Heck we did the E-Tool, Knife, & M-16 bit when i was in starting in 1978. Though my AIT training was a lot longer than most recruits. Since we trained at the NASA Space Camp or Redstone Arsenal (U.S. Missile And Munitions School & Center) there was a lot of time to practice basic fighting skills (in between advanced weapon's systems studies) as well as getting into real fights to see what was working. My total training from boot camp to premanent duty was 12 months. Pershing was a great job.
Sincerely, In Humility;
Originally posted by HarvesterofSorrow

USMC got a new H2H program. Its MCMAP. Anyone know anything about it?

From what I understand it was developed by a "panel of experts" one of which is Jack Hoban, a Former marine officer and 14th dan under Hatsumi sensei. I have heard mixed reviews. One good thing is that it is an ongoing program not just 2 weeks at basic.


USASOC Soldiers dominate Army combatives championship

FORT BRAGG, N.C. (USASOC News Service, Nov. 18, 2005) —Continuing a special operations tradition evolving hand-to-hand combat techniques, several U.S. Army Special Operations Command Soldiers dominated a recent All Army Combatives Tournament held at Fort Benning, Ga., Nov. 5 and 6.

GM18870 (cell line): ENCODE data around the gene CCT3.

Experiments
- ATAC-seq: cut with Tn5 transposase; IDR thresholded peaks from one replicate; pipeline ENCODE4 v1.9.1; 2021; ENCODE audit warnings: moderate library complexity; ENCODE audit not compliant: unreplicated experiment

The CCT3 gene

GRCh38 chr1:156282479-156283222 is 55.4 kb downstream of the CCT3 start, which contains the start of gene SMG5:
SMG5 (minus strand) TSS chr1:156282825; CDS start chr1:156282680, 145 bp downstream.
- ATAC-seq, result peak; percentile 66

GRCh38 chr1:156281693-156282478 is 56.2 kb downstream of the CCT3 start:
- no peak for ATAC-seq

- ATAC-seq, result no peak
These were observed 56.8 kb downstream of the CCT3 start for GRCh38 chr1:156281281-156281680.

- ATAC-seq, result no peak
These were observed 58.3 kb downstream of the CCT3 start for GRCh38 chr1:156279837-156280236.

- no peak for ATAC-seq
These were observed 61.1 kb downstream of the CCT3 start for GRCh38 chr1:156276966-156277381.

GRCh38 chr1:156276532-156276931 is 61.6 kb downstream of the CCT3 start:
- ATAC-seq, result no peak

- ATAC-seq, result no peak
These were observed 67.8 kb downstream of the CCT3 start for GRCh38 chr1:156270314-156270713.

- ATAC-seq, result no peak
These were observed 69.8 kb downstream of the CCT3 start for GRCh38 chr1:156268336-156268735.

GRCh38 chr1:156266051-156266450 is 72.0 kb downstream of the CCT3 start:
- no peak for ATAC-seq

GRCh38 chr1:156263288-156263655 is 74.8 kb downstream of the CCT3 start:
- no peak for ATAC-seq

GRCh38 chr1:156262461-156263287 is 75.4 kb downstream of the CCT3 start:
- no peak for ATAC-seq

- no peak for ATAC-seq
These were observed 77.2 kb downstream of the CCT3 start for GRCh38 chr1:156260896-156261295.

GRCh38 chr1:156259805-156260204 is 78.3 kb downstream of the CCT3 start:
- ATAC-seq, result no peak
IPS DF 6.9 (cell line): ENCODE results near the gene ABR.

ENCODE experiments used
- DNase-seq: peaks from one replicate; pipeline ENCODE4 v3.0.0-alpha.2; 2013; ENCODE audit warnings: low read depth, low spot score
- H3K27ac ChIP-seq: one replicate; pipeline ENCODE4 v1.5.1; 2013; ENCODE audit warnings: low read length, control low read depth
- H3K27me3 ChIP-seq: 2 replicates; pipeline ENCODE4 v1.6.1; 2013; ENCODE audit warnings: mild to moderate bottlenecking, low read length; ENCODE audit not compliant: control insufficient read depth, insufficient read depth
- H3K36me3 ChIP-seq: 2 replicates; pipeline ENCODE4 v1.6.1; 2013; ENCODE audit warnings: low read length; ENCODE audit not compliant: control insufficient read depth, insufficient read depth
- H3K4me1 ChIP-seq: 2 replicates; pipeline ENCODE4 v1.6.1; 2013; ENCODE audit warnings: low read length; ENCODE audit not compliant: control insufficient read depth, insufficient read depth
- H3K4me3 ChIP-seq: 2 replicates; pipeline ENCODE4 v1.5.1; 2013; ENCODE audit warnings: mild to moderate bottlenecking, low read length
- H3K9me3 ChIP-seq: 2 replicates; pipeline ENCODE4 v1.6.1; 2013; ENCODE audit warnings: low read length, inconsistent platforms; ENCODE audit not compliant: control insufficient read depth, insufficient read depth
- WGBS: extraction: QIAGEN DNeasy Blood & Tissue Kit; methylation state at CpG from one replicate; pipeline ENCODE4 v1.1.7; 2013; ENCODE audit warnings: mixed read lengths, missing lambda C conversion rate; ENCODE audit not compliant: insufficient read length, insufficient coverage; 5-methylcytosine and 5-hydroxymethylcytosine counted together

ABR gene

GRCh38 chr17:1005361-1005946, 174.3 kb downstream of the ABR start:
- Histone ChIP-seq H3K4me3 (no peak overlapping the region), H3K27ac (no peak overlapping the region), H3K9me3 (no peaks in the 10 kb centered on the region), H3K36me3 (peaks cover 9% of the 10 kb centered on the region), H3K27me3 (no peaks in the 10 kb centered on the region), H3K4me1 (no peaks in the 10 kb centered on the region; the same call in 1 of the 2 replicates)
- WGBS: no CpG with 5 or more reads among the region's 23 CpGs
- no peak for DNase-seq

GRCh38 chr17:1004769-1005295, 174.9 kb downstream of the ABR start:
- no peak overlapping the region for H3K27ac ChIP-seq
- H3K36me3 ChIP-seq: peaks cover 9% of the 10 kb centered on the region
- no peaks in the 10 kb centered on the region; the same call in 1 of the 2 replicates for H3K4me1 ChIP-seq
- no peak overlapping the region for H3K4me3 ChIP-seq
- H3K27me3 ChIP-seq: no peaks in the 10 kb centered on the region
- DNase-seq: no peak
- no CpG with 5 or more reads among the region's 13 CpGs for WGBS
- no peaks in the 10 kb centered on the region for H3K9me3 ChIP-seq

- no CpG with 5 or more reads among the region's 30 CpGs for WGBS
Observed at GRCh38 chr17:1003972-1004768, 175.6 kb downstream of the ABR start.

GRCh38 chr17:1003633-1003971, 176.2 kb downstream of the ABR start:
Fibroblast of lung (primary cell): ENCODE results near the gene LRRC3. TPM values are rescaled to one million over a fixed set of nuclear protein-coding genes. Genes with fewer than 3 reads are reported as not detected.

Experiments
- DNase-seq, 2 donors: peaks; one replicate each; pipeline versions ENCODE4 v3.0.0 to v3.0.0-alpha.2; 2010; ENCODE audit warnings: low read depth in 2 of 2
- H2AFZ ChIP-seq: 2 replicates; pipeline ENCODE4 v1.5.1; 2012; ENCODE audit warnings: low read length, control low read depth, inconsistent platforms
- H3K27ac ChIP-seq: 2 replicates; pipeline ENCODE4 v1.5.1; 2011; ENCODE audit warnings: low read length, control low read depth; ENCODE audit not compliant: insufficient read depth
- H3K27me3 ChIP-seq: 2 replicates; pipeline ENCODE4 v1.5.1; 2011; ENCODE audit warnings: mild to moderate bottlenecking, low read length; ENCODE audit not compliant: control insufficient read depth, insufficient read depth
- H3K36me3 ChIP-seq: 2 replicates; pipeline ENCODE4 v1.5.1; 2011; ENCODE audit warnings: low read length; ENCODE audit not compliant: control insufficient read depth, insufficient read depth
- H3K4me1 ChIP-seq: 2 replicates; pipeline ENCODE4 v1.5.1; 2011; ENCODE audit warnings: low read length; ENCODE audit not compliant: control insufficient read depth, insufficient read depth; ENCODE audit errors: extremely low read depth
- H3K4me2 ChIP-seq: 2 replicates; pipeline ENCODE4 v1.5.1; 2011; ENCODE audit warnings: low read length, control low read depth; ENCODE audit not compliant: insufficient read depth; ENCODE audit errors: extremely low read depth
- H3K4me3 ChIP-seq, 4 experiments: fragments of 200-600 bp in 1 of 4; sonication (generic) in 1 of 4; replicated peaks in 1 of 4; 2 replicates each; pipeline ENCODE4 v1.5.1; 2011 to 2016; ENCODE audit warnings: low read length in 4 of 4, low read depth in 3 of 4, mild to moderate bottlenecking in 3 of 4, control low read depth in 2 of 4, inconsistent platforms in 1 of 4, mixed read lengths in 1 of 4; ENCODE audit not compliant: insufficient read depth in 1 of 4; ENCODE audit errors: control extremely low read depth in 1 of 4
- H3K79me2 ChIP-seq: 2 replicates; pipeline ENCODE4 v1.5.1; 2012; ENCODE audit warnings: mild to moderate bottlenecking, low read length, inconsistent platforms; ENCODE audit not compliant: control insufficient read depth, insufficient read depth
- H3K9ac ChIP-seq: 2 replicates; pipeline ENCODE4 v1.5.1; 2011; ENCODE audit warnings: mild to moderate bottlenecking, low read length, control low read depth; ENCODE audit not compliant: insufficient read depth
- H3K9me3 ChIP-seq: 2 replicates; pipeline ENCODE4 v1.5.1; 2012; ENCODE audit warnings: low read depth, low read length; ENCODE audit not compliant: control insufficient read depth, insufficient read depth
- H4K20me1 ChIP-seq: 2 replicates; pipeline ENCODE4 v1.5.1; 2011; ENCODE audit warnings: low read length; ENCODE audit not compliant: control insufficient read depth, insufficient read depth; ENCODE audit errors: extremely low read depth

One of the guys I train with here at Ft. Bliss entered the tournament at Benning. He didn't do to well but said it was a lot of fun. From what he told me the guys who won their weight classes were both pro-fighters. I'm competing in a combatives tournament tomorrow morning at Ft. Bliss. I don't think we'll have any pro's here though.
-David Dempsey-
HarvesterofSorrow said:
USMC got a new H2H program. Its MCMAP. Anyone know anything about it?

The MCMAP program attempts to integrate L.I.N.E. training with arm restraints, joint locks, and judo-style throws. The goal is to ensure that a marine doesn't overreact to a peacekeeping situation while. There is a strong focus on physical conditioning and character development.
They utilize a belt system to encourage their members to continue training (tan, grey, green, brown, black) which is worn with their utilities.
I've never had to use any techniques in anything other than training so I can't vouch for its effectiveness in combat, but some seem pretty brutal.

Question on the army system: Is there a reason why weapons training is reserved for the higher levels?